This is an enlightening coupling of two highly contrasting works, written only six or so years apart. Rachmaninov’s evocative Six Choruses for women’s voices, with their expressive piano accompaniment, is surprisingly rare in the recorded catalogue. The extraordinarily progressive first symphony by the great visionary composer, Alexander Scriabin, is a grandiose and experimental work in six movements, each one increasing in emotional intensity, suggesting a spiritual journey.

Valeri Polyansky and his Russian forces are renowned for their special affinity with their native music, nowhere more so than in their choral works.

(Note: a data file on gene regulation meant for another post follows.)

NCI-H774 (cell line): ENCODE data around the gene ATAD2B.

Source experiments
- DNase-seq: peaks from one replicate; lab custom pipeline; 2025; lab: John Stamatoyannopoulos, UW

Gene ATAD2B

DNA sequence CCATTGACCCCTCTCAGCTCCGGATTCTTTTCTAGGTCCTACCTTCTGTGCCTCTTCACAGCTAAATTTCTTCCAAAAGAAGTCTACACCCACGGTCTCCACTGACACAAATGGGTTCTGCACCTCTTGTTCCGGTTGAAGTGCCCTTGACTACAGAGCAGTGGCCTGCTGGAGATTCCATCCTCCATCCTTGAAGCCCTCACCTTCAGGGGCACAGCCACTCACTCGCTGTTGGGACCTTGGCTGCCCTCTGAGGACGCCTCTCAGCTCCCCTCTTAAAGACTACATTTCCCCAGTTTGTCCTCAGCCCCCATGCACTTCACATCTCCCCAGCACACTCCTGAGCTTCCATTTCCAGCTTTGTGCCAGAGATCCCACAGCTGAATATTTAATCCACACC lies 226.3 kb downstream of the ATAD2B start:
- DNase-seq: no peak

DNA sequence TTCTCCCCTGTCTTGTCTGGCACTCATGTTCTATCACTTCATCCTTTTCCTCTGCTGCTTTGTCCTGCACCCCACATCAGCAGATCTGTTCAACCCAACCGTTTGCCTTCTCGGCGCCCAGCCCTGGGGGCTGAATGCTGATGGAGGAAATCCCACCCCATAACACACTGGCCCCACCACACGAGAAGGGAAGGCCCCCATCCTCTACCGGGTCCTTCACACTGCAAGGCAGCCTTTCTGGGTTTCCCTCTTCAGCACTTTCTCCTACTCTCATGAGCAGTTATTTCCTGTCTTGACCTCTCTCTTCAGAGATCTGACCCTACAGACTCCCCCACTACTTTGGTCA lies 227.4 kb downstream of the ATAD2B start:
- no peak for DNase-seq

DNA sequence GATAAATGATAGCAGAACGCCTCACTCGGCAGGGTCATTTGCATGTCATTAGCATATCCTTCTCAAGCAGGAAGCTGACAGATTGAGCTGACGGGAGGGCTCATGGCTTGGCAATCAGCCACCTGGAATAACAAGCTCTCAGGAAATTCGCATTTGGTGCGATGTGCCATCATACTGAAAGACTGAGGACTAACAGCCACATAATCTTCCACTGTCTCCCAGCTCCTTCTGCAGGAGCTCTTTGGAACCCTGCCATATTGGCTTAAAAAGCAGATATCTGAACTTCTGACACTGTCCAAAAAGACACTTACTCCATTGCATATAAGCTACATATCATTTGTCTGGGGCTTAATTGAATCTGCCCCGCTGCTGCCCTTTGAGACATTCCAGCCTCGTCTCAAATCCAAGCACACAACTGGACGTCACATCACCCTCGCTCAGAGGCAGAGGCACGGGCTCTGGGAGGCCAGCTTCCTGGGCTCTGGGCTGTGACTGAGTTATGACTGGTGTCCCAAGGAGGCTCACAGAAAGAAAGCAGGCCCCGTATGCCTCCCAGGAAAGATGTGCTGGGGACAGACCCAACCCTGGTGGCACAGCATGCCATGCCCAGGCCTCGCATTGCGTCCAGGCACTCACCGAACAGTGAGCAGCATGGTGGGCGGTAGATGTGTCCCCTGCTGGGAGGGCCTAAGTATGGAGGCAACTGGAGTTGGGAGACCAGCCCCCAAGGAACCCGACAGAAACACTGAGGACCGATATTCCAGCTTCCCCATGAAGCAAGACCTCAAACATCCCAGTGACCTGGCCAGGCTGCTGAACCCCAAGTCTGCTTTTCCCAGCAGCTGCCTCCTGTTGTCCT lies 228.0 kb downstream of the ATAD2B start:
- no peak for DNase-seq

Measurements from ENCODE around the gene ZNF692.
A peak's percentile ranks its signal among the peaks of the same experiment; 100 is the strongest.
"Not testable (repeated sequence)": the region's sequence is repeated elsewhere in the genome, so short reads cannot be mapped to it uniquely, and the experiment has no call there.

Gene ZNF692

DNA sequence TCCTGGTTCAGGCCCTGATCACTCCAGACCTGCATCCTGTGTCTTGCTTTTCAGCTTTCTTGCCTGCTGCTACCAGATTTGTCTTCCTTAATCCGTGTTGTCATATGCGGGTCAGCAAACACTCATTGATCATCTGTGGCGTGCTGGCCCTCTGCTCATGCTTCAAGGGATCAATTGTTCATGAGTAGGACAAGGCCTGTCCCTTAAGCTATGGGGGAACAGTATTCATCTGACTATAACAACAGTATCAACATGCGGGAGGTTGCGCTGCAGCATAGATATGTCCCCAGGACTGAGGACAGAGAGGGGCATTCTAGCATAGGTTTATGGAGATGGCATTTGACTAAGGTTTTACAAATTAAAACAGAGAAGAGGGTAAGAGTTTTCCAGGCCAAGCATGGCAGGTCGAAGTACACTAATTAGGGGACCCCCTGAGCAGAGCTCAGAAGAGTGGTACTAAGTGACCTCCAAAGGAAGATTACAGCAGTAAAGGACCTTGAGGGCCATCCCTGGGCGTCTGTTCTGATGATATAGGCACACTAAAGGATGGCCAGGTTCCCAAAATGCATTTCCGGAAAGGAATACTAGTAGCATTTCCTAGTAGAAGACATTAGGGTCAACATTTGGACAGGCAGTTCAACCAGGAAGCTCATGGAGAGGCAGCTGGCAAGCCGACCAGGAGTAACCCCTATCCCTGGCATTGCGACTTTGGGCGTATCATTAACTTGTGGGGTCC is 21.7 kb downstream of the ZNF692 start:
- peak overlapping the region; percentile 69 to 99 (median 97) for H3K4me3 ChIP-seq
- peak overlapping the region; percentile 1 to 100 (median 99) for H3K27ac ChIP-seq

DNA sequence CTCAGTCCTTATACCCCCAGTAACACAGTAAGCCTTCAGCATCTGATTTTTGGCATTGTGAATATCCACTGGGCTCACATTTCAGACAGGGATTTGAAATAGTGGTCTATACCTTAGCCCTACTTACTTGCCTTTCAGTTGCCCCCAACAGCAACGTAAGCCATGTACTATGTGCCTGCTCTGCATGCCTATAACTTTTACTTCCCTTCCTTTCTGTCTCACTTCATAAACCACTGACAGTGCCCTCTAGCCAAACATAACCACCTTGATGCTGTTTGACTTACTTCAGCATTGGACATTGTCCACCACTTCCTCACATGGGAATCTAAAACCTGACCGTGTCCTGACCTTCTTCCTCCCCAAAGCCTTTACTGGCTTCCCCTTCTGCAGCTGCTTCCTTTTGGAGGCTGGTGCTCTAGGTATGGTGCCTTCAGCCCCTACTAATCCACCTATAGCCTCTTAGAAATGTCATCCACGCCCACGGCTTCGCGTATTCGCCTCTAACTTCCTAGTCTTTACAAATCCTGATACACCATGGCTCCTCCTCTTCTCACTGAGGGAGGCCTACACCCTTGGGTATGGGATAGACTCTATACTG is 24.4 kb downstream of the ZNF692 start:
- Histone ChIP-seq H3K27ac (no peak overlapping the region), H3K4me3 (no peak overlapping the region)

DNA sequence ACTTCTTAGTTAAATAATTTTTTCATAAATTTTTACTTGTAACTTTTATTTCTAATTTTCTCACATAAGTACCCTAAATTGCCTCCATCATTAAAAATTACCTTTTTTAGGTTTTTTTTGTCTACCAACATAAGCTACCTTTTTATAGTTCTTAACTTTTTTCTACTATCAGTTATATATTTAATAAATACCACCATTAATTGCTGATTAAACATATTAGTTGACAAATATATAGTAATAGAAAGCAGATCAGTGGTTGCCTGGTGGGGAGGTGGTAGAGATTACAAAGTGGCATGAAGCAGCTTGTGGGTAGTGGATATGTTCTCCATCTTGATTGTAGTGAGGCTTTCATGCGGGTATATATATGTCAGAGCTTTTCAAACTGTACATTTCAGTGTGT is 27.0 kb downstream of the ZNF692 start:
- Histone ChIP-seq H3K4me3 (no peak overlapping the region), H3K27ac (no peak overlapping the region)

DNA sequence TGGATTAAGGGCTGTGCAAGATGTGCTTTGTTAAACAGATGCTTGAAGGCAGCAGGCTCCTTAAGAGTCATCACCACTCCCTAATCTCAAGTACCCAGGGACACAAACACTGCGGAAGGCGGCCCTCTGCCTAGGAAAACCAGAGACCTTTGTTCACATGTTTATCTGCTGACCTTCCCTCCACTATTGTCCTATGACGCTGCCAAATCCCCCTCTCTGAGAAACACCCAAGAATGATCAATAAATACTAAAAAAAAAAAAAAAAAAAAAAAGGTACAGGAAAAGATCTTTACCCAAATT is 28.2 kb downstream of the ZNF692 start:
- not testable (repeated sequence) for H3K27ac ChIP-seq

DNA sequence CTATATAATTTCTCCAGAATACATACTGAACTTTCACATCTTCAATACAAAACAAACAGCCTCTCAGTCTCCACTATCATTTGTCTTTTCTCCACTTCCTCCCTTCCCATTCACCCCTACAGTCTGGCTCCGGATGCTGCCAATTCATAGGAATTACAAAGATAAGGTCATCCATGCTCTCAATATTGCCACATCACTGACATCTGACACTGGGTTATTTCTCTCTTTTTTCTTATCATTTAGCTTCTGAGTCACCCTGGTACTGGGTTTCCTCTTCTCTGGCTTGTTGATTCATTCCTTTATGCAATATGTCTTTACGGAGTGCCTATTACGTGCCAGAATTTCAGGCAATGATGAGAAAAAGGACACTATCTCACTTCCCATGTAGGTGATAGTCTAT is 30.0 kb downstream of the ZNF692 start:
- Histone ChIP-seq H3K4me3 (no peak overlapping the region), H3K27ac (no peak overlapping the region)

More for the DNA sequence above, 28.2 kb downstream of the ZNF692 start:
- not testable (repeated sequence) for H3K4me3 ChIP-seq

Scriabin’s First Symphony was composed during the summer of 1899 and the following January he tried it out at the piano with this friend, Alexander Goldenweiser, in Moscow. In this version for two pianos the work was played to various musicians, including Lyadov, who eventually conducted the premiere of the symphony. Scriabin had prevaricated over the definitive text of the choral finale, which he himself had written, but even worse, the artistic committee which presided over the acceptance of works to be published by the publishing house (headed by no lesser figures than Rimsky-Korsakov, Glazunov and Lyadov himself) then declared: ‘the vocal part in the sixth movement of your symphony is unperformable, and in such a form this movement of the symphony cannot be published’. Despite Scriabin’s protestations, when Lyadov conducted the work’s premiere in November 1900, the finale was omitted and it was another five months before the symphony was heard in its entirety. This second performance proved Scriabin’s critics wrong.